# Carbon 14 dating millions dating e mail ru

Now, when I did that, I made a pretty big assumption, and some you all have touched on this in the comments on You Tube on the last video, is how do I know that this estimate I made is based on the assumption that the amount of carbon-14 in the atmosphere would have been roughly constant from when this bone was living to now?

And so the question is, is the amount of carbon-14 in the atmosphere and in the water, and in living plants and animals, is it constant?

decay or the rate of other cumulative changes in atoms resulting from radioactivity. The various isotopes of the same element differ in terms of atomic mass but have the same atomic number..

One half-life is the amount of time required for of the original atoms in a sample to decay.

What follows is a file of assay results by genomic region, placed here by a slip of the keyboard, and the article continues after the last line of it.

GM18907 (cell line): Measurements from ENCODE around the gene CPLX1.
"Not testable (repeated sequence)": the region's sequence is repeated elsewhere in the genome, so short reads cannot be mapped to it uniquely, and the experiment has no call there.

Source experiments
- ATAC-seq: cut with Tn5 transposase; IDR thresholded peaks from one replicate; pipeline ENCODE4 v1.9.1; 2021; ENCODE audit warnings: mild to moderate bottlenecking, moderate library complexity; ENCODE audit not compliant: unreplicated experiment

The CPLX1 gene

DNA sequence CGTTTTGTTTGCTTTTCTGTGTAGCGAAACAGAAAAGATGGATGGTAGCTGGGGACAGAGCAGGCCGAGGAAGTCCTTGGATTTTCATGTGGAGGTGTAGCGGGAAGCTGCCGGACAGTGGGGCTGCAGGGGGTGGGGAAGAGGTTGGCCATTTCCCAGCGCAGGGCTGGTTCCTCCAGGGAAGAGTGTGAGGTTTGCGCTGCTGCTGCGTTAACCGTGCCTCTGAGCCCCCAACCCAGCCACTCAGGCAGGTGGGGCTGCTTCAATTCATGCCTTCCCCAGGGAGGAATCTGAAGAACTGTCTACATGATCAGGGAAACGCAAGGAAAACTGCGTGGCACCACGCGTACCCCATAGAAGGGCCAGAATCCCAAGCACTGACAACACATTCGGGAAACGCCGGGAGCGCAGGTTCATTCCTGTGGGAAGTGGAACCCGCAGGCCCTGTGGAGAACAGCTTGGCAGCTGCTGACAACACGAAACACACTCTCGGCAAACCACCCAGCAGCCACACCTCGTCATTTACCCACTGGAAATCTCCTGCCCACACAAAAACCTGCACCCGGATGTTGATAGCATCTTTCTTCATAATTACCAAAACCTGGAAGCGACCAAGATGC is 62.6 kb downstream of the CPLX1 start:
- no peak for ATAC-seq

Following death, however, no new carbon is consumed.

Progressively through time, the carbon-14 atoms decay and once again become nitrogen-14.

Each original isotope, called the parent, gradually decays to form a new isotope, called the daughter.

Isotopes are important to geologists because each radioactive element decays at a constant rate, which is unique to that element.Geologists often need to know the age of material that they find.They use absolute dating methods, sometimes called numerical dating, to give rocks an actual date, or date range, in number of years.Over the second half-life, of the atoms remaining decay, which leaves of the original quantity, and so on.In other words, the change in numbers of atoms follows a geometric scale as illustrated by the graph below.other carbon isotopes in the same ratio as exists in the atmosphere.